Monday’s Headlines: Indigenous Peoples Day Edition

I Some call it Columbus Day, but Streetsblog will take today off to honor the explorer’s  victims — and to come back strong on Tuesday with some blockbuster stories.

For now, the news…

  • The Post’s Nicole Gelinas says “neigh” to Mayor de Blasio’s latest bid to ruin the horse carriage industry.
  • The Post added some good details to Friday’s story about the driver who killed an 84-year-old woman on the Upper East Side. (NY Post)
  • The head of the TLC got razzed when she dropped by a vigil for a taxi driver who committed suicide. (NYDN, NY Post, NY Times)
  • Lots of people were talking on Sunday about why it will be impossible for humanity to stop global warming in time, but Doug Gordon’s tweet put it in true #deblasiosnewyork perspective.
  • Here’s one for all of us as obsessed with Darius McCollum as Darius McCollum is with stealing trains. (NY1)
  • ICYMI: De Blasio is underwater with ferry subsidy payments. (NY1)
  • Another ICYMI: The upstate limousine crash that killed 20 people is one of the deadliest car crashes ever in this country. (NYDN, NY Times)
  • Here’s a 48-second video that show why we need all-door boarding. (TransitCenter)
  • Apparently, the new Bath Avenue bike lane isn’t discouraging double-parking at all. (Bike South Brooklyn)
  • Let’s talk about replacing the Union Street Bridge in Brooklyn. (Bklyner)
  • Bike Snob took a weekend picture of Dyckman Street showing Mayor de Blasio still hasn’t restored the bike lane that DOT intended to remove. I’ve asked DOT for clarification for two weeks. Maybe I’ll get an answer soon?
  • Moxica

    The natives should have been wearing helmets.

  • • I won’t click on a Post link (and Streetsblog should not be linking to that garbage source); so I don’t know precisely what the content of the Gelinas piece is. I will assume that it treats the point of view of the carriage drivers as though it were a legitimate part of the story. In fact, their opinions on this are no more noteworthy than chicken owners’ views on the prohibition of cock fighting. Let’s stop making excuses for animal abuse, and let’s finally get rid of these criminals.

    • Darius McCollum should be hired by the MTA as a security expert, just as tech firms hire Kevin Mitnick and other hackers whose experience consists of breaking into systems.

  • vnm

    I’m cool with the pun, but to me, the Mayor being “under water” with ferry operators implies he isn’t actually making the agreed-to subsidy payments. The City actually IS paying . . . right?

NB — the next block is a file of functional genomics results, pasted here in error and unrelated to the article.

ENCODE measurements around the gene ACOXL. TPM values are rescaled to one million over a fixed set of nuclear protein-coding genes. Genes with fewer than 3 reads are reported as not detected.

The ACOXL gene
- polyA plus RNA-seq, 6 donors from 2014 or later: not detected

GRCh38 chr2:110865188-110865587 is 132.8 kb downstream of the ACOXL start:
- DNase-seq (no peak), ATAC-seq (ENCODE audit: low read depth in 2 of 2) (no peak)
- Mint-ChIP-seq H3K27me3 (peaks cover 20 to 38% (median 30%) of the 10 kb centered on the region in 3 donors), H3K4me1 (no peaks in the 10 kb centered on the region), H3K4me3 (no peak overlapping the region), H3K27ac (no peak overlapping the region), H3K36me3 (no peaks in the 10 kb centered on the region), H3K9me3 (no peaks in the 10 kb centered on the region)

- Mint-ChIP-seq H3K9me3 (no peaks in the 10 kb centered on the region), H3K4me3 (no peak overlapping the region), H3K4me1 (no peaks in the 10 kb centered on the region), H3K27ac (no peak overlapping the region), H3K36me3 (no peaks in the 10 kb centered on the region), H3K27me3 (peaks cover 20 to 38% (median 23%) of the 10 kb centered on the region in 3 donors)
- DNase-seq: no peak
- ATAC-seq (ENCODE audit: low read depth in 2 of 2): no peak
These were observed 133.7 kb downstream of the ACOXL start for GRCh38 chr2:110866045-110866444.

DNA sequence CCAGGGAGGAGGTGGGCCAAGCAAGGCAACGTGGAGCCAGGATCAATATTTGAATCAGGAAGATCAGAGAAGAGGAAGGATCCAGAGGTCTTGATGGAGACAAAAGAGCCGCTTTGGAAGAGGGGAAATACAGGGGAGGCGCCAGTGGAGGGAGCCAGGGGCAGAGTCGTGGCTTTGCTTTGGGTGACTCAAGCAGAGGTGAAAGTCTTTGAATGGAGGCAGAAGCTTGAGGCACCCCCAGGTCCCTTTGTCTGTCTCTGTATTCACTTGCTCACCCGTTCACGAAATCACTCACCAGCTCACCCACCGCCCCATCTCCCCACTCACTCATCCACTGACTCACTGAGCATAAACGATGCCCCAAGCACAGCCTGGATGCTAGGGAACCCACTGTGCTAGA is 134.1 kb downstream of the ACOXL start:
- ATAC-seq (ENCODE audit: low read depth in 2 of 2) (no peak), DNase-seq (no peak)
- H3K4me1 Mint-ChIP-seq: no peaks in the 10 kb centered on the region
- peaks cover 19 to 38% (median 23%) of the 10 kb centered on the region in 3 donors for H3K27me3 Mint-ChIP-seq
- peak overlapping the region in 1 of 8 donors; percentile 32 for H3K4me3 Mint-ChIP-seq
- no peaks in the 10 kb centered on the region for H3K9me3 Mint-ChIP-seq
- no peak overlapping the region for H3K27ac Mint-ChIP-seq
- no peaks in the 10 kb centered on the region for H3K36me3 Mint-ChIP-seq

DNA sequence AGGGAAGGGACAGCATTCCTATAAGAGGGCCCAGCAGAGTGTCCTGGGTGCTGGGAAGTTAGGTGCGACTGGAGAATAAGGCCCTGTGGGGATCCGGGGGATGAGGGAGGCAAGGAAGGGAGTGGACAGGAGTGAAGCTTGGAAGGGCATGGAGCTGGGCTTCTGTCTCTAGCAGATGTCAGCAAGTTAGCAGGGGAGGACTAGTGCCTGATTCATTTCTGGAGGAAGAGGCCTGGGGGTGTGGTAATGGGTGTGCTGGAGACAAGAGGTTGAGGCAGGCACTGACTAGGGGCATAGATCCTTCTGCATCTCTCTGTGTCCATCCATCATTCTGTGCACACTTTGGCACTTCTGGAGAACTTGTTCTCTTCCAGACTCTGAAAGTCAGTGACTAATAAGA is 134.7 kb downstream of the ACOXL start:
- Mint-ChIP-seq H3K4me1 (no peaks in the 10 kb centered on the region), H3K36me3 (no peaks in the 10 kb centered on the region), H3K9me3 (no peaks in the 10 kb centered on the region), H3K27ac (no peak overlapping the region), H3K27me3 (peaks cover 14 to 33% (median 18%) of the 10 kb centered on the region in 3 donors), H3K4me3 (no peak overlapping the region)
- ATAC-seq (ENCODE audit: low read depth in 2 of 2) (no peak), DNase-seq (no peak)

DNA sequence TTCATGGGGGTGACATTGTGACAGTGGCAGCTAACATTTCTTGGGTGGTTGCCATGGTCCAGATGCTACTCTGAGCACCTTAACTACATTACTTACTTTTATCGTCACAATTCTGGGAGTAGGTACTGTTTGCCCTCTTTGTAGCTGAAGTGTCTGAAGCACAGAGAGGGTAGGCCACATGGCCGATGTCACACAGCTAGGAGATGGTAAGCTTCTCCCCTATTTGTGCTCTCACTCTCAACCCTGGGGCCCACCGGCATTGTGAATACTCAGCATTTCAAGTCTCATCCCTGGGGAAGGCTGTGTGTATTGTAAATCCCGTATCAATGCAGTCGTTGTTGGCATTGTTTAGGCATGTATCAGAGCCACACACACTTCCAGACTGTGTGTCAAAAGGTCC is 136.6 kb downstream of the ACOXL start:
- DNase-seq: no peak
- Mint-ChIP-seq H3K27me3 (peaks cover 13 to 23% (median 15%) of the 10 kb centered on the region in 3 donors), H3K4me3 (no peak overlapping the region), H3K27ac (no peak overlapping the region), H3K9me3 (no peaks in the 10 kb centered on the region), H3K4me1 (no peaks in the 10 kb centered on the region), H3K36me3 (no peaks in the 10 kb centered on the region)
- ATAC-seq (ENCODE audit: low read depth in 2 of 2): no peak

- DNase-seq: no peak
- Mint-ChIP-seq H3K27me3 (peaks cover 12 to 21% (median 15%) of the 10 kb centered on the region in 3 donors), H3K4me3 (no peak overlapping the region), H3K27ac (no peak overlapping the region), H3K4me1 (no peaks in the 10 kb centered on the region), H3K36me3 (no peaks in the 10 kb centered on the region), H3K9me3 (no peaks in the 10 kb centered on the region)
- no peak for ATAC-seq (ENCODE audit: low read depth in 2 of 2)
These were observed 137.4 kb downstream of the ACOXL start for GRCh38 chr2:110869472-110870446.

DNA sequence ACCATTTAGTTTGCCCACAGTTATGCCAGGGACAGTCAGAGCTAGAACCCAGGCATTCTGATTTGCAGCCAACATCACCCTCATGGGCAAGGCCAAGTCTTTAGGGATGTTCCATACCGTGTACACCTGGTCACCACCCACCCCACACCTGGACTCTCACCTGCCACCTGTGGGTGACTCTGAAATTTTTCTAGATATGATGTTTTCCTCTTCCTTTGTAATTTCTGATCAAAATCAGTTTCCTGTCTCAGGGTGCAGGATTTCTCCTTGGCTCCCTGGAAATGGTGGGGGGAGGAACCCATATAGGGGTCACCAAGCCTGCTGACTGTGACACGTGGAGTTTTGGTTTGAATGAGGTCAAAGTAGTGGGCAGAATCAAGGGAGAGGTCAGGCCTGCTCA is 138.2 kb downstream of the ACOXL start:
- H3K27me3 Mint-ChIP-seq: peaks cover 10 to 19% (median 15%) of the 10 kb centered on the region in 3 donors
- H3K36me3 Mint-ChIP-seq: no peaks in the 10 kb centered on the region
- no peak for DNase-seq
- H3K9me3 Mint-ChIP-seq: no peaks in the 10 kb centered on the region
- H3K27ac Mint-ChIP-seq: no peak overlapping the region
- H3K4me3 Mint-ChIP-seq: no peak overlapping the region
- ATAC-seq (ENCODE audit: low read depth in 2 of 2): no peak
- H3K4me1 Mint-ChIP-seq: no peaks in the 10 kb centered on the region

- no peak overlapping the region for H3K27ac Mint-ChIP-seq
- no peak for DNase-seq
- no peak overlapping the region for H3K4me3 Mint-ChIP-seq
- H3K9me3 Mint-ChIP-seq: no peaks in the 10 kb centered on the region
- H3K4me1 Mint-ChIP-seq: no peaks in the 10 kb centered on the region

• Larry Littlefield

    “Like any popular startup, initial costs will always be higher than they are in the long run,” a spokeswoman said in a statement. “The incremental difference in operating costs is mainly attributed to increased service that was needed to meet ridership demand that surpassed our initial projections.”

    Higher ridership should mean lower subsidies. While I agree that high initial subsidy is not a problem if a public service is going to be a success, I’d like to know what kind of permanent subsidy the City of New York is taking on. In order to improve the marketability of waterfront housing development that will be exempt from property taxes for 45 years.

  • Dr. Bones

    Yeah, let’s disregard anyone’s point of view regardless of argument and research, and base all our judgement of anyone’s opinions solely on the papers in which they are printed. The Gelinas piece is well-argued. You don’t have to agree with it, and it is within your right to simply believe that horses and carriages in the park should be abolished altogether, but it actually includes points about why the proposed changes would be more abusive to horses, not less. And let’s get rid of all links to Gelinas simply because she writes for the Post. She seems to be quite an important source of news, opinion and reporting on the issues Streetsblog covers, and it’s a good thing that someone like that is writing for a widely read garbage source.

    As a member of the so-called liberal tribe, sometimes I am embarrassed mightily by the tendency to argue by association rather than by actual facts.

  • It is very unfortunate that an analyst of the quality of Gelinas is writing for a source that has proven conclusively that it is garbage.

    However, this does not mean that we ought to ignore to content of her pieces. So I thank you for summarising some of the arguments in this piece; indeed, that is what this site should be doing with every Gelinas piece in the Post, so that we can engage with the arguments on their merits without giving business to an entity that is so dangerous to democracy.

    On the issue of the horses’ fate: a law that abolished carriage rides would also have to mandate that all horses currently working in that capacity be housed at City expense in stables where they could live in comfort for the remainder of their lives. That is what we owe to these mistreated animals.